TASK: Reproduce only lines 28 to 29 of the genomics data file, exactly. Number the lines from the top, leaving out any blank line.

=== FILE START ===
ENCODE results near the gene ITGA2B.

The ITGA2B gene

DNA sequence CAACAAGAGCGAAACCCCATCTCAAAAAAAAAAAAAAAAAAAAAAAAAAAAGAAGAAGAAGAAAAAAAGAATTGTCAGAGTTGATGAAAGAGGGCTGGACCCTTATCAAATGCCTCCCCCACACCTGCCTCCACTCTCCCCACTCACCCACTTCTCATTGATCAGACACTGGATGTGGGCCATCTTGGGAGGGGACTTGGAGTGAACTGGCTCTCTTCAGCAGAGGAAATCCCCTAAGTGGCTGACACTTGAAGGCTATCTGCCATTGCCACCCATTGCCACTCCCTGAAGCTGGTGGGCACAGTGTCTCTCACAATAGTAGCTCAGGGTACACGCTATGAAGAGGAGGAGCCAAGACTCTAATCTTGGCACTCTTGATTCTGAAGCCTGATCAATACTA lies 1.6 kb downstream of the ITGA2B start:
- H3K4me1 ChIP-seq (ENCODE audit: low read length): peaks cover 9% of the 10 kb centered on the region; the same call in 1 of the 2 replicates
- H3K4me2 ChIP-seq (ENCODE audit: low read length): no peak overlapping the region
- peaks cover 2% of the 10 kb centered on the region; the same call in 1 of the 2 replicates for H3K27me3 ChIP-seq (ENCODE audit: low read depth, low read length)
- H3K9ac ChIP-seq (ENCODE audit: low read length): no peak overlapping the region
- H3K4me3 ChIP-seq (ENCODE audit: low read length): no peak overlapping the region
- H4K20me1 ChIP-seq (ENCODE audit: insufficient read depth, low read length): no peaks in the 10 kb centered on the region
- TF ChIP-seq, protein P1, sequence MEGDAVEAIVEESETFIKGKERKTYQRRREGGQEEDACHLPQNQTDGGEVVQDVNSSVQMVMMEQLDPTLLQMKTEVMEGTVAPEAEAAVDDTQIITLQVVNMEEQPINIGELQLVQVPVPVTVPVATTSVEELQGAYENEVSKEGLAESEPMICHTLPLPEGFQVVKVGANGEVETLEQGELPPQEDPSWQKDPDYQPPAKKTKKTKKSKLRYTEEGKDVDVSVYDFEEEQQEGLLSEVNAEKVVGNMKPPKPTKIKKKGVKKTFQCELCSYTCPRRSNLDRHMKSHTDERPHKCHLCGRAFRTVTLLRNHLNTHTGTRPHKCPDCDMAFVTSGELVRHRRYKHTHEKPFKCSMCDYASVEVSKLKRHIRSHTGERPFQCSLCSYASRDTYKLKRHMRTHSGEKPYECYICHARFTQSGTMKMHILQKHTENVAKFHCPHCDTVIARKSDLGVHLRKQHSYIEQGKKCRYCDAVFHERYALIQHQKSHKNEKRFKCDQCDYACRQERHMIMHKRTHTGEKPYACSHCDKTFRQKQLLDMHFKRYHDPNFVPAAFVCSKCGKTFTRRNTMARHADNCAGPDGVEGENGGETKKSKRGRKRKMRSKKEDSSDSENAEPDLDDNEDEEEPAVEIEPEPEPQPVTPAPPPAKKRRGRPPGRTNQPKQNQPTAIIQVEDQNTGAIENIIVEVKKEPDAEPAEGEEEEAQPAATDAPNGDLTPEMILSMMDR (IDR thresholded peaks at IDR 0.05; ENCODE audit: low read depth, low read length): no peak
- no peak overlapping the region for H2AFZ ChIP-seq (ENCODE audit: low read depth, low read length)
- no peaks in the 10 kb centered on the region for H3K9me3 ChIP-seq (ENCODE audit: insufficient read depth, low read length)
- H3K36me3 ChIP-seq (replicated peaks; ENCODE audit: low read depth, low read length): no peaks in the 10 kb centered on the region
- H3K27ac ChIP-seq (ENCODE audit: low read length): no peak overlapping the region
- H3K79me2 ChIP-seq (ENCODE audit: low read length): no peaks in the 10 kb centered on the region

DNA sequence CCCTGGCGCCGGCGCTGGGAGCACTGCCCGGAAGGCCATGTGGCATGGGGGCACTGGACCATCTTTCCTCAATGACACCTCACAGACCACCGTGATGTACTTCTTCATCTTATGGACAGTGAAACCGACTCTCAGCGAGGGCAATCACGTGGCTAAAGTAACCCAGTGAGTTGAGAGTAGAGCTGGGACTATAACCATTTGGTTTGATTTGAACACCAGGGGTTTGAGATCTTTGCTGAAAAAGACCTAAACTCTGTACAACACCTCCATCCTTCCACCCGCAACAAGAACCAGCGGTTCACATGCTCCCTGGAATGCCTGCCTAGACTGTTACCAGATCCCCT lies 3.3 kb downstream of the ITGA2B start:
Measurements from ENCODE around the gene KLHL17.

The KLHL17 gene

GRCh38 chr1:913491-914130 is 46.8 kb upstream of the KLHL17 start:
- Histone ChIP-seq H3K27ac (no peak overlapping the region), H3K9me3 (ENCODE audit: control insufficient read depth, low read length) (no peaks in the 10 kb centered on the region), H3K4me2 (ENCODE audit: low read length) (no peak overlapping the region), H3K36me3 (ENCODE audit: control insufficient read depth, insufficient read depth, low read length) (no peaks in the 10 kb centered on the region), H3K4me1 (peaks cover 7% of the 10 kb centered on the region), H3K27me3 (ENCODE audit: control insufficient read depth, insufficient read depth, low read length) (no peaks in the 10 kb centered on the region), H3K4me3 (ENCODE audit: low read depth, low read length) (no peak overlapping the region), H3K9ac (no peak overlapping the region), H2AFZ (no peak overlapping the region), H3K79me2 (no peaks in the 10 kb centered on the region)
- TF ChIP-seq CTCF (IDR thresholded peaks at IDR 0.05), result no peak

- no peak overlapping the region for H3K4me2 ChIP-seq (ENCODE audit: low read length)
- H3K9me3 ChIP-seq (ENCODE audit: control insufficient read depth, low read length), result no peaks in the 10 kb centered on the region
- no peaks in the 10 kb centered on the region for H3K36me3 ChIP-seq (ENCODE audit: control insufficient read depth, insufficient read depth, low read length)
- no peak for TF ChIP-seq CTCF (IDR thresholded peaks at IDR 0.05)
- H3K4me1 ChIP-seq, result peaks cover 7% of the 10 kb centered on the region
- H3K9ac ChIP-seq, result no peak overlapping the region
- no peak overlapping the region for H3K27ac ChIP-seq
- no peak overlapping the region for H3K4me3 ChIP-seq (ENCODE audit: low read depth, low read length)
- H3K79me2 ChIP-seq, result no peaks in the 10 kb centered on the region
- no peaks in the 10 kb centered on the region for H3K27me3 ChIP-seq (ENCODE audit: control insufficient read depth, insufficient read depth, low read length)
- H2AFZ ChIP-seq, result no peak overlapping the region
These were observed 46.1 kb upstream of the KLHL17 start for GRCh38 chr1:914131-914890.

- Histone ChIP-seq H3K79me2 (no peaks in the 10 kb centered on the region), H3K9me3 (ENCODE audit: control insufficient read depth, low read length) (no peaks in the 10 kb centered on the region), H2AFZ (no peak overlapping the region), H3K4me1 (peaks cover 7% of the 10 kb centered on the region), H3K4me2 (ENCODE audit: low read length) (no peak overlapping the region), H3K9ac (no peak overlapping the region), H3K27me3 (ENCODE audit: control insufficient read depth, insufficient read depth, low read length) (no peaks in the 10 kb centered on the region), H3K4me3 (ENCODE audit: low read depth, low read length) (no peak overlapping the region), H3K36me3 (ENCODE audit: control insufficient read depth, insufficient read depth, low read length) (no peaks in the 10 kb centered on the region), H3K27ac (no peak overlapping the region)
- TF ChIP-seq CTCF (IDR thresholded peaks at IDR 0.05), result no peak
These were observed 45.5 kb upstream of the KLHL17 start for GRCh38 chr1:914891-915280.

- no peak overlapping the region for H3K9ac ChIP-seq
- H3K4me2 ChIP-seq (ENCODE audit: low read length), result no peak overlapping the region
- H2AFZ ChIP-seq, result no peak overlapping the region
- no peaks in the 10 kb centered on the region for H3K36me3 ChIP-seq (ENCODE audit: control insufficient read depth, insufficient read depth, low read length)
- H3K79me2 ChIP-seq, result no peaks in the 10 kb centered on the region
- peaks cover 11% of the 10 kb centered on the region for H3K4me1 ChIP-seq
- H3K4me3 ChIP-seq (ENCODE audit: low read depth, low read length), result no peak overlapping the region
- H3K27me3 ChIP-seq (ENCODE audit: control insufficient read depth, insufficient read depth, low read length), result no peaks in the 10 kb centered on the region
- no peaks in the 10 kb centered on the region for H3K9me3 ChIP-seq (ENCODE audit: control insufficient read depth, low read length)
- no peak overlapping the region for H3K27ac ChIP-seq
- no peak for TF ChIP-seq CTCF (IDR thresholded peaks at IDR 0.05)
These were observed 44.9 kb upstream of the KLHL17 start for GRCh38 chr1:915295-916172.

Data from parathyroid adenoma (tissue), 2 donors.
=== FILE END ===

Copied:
- no peak overlapping the region for H3K27ac ChIP-seq
- no peak overlapping the region for H3K4me3 ChIP-seq (ENCODE audit: low read depth, low read length)